Since the very beginning of boxing, trainers have always suggested and reminded their fighters of the significance of the jab. I have heard many current professional trainers say that if they could upgrade any attribute of their fighters, it would undoubtedly be their jab. The reason for the fanaticism of this seemingly weak-pecking punch is the wide spectrum of uses that it has in the ring.
An effective sharp jab has the following potential in any given fight: It creates space, it derails the opposition as they start throwing a combination, it gives a fighter an opportunity to take time and feel out the movement of their opponent without much risk, it sets up for an offense, and last but not least it provides a very efficient way of scoring points and breaking down the opponent via punch volume.
A jab is even more crucial in heavyweight boxing. As these very big and heavy men move, their energy is quickly drained. A combination can sometimes leave a heavyweight fighter gasping for oxygen for the remainder of the round. The boxers who were able to master their jab and find a way to use it resourcefully, were much more likely to succeed.
When looking to the past and the present, a lot of heavyweight dominating champions had this very attributes chiseled to perfection. Following, is my top 10 heavyweight jabs in boxing history:
Riddick Bowe (43-1-0) had a very interesting jab. He would use his size along with his jab to tire out smaller opposition. While his jab was far from accurate, it was constant.
For a man his size, he used his jab just the right amount, helping him last longer and stay consistent throughout the fight.
For Michael Moorer (52-4-1), the jab was essential. His jab was very consistent, and thrown with a piston-like motion. While it wasn’t a powerful jab, the volume and timing made it a big part of his game plan.
I can’t say too much about Sonny Liston’s (50-4-0) jab as far as the technicality of it, but I can surely say that it was one of the most powerful jabs in boxing history.
Thrown with a bad intention, it sometimes looked and felt like a powerful right hand. He had as much chance of knocking his opponent out with a jab, as most other heavyweights have with their fully fueled right hand.
I would not call Joe Louis’s (66-3-0) jab very powerful, but I would certainly call it crisp and exceedingly accurate. He would use his jab to snap his opponent’s head back so fast, that some of them were not even sure what they were hit with.
It was almost as if his jab came from some Chinese Kung-Fu discipline. He would keep pecking from under his chin, frustrating his opponents, in turn causing them to make offensive mistakes.
His reaching, pounding jab made George Foreman (76-5-0) a very scary opponent to face in the ring.
Foreman was like a wolf with his jab, using it to stun his opponents if only for a second, at which moment he would move in and grind them into oblivion with his knockout power.
Yes, I realize the criticism that I will be subjected to for Mike Tyson’s (50-6-0) spot on my list.
One thing that we can all appreciate and easily notice in Tyson’s jab is how he used it to measure out his opponents and get inside to deliver his hooks. For a very short heavyweight, Tyson’s success is largely due to his use of the jab.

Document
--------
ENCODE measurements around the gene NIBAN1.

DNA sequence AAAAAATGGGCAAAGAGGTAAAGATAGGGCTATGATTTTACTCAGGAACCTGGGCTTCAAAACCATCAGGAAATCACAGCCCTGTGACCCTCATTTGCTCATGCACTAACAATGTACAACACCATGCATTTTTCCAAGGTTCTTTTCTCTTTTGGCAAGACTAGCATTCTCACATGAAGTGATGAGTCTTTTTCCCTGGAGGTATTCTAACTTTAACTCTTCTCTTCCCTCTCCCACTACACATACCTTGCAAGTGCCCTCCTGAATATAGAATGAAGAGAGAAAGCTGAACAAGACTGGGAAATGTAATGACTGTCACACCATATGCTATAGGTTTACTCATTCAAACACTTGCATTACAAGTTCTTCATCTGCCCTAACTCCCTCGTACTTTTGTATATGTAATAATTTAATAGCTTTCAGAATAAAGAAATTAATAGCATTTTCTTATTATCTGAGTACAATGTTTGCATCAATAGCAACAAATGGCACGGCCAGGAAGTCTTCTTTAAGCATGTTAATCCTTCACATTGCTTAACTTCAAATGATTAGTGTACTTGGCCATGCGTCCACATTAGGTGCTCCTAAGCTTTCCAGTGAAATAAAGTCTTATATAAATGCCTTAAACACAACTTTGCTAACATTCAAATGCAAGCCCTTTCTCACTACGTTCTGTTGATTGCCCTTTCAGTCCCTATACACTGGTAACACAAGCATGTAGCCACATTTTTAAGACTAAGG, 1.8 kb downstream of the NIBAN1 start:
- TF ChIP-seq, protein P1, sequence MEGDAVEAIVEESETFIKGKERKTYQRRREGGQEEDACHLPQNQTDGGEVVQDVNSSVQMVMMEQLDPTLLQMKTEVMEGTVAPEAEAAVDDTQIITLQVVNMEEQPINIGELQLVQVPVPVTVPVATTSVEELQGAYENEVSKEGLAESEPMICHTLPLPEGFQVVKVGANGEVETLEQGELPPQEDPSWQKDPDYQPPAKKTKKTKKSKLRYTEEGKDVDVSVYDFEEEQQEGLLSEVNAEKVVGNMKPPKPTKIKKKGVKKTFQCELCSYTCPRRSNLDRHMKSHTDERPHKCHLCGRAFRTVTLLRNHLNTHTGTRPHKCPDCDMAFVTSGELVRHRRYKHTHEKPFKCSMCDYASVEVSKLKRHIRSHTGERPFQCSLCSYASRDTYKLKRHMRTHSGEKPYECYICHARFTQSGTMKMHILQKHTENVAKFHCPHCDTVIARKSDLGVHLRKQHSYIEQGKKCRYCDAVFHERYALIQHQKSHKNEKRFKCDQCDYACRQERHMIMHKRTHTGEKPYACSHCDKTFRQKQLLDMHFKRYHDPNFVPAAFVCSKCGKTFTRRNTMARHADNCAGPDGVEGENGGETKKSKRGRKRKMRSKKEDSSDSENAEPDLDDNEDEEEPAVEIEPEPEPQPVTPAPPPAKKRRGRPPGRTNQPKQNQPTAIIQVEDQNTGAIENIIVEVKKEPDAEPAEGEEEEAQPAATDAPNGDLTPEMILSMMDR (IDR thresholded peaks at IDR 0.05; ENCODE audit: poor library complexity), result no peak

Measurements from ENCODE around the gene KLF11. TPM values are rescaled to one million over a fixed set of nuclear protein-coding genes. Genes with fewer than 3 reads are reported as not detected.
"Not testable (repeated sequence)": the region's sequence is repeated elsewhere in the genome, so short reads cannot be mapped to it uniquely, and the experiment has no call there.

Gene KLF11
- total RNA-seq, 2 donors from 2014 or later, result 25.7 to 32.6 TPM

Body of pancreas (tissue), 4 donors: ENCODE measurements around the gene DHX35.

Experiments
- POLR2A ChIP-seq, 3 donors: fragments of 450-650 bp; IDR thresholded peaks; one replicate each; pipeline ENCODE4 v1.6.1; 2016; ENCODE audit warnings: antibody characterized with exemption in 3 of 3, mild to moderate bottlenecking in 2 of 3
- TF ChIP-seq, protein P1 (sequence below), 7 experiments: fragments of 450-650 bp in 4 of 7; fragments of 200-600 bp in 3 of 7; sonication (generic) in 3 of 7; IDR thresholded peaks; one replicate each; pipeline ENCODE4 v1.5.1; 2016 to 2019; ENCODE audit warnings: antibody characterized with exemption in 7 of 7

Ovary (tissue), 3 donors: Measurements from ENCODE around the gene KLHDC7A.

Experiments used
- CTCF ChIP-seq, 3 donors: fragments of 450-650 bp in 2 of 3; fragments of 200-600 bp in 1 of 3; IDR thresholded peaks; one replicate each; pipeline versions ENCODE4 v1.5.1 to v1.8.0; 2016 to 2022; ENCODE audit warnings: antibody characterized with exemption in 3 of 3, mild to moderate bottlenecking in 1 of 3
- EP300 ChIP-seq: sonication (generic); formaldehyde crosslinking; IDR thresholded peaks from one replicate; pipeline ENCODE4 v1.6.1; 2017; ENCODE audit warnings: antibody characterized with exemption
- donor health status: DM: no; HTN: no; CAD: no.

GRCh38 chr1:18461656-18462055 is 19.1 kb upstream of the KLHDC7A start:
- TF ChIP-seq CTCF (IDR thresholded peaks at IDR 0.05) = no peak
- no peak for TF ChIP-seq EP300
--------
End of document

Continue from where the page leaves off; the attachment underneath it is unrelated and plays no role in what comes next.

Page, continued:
When we talk about the jab’s ability to make space, we are talking about Mike Tyson. Without the use of his jab, Tyson’s knockout rate would not even resemble what it looks like today.
Lennox Lewis (41-2-1) knew just what to do with his long, reaching quick jab. For a boxer his size, he used his jab very accurately, respecting what it accomplished. He knew when to throw it for a prophylactic reason, and when to put real force behind it.
With Lennox, the problem was turning that jab on, but when he did, it was something to behold.
Snap! This is the best word I can use to describe Muhammad Ali’s ( 56-5-0) jab. If you combine speed, accuracy and snap, and judge them together as a whole, Ali’s jab gets a 10/10 from me.
When talking about speed, there is no question that Ali’s jab was blindingly quick. “In the May 5, 1969 Sports Illustrated, Ali’s jab was measured with an omegascope. Ali’s jab, it was found, could smash a balsa board 16.5 inches away in 19/100 of a second. It actually covered the distance in 4/100 of a second, which is the blink of an eye.”—Link
When seeing Wladimir Klitschko’s (55-3-0) accurately executed jab connect with someone’s face, I think sledgehammer. Don’t you? Wlad’s jab is not only accurate and quick for his size, but it’s also a knockout punch.
To sum it up, I would say Wlad has two power punches, the leading right hand, and his ordinary default jab.
When any given opponent is gun-shy, they are doomed before they or anyone watching the fight realize it. Throwing a jab depletes much less stamina, and with Wlad’s extraordinary powerful jab, he can throw power shots all night long.
Larry Holmes (69-6-0) had a jab, and that jab was the best jab in boxing history up to this date.
The interesting thing is that many people could argue the rest of the list, moving names up and down, adding new names, but they hardly ever argue the No.1 spot. It was remarkably accurate, unbelievably sharp and surprisingly strong.
He never relied on his jab to create an opportunity for a combination. Instead, he had a whole separate respect for his jab, and so do I!